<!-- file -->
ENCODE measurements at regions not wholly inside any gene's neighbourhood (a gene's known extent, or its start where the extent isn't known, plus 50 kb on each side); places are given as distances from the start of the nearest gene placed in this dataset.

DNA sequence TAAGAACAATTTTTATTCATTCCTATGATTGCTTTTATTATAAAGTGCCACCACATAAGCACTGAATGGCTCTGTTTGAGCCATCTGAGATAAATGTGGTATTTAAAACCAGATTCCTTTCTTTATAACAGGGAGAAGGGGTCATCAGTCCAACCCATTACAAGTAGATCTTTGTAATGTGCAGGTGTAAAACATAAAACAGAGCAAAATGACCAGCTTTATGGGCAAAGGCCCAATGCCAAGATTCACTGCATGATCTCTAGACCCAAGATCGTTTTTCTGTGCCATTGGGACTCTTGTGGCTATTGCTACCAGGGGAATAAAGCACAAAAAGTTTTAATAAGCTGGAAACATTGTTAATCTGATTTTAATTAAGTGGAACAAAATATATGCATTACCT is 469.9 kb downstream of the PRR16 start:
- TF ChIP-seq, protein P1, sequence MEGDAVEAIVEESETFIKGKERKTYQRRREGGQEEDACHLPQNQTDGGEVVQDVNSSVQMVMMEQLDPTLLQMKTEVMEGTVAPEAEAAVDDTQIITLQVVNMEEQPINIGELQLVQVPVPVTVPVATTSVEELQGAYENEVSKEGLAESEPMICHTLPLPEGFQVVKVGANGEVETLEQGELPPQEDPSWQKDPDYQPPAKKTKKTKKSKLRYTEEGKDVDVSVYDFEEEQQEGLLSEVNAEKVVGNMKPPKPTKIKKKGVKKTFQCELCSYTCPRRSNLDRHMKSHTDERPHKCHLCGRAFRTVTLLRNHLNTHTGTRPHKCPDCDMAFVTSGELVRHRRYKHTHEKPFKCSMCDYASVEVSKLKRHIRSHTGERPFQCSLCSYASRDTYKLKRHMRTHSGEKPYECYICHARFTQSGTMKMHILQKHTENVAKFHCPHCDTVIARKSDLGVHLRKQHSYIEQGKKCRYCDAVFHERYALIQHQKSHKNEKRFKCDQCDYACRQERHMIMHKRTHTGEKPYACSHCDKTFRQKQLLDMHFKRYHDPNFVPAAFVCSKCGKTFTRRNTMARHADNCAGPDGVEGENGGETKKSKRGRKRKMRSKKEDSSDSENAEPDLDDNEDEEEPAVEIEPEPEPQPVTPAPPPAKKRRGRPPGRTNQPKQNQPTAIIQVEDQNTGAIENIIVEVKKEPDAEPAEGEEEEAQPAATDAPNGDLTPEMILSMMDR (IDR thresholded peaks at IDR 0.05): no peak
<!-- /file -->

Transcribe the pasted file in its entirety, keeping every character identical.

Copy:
ENCODE measurements at regions not wholly inside any gene's neighbourhood (a gene's known extent, or its start where the extent isn't known, plus 50 kb on each side); places are given as distances from the start of the nearest gene placed in this dataset.

DNA sequence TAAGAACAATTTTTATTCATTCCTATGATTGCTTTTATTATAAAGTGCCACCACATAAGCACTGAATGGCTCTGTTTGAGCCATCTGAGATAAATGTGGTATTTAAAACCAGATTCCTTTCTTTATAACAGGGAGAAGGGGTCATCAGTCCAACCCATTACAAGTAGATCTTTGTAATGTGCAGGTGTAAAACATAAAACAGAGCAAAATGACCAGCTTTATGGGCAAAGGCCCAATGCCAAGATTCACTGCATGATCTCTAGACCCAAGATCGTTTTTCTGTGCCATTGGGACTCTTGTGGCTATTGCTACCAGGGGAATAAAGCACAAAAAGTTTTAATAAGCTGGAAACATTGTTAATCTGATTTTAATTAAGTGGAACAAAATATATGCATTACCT is 469.9 kb downstream of the PRR16 start:
- TF ChIP-seq, protein P1, sequence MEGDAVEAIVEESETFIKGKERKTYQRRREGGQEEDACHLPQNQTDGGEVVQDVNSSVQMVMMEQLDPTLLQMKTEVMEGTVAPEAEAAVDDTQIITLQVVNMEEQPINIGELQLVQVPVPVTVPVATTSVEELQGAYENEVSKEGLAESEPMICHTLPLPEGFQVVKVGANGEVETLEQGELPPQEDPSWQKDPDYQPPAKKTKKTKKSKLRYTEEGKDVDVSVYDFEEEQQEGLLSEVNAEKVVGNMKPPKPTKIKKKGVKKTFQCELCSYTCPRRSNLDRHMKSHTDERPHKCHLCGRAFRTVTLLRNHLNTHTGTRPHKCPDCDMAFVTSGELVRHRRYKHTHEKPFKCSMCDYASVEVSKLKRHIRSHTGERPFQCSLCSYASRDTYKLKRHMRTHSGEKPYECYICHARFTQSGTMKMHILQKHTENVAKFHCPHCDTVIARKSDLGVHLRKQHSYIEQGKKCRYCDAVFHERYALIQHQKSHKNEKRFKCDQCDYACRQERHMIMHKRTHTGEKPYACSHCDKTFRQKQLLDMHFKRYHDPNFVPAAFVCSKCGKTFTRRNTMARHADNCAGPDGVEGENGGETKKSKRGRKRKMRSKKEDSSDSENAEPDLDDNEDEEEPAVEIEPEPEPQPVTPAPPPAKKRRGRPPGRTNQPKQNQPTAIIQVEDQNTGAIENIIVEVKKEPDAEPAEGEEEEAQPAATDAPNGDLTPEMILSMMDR (IDR thresholded peaks at IDR 0.05): no peak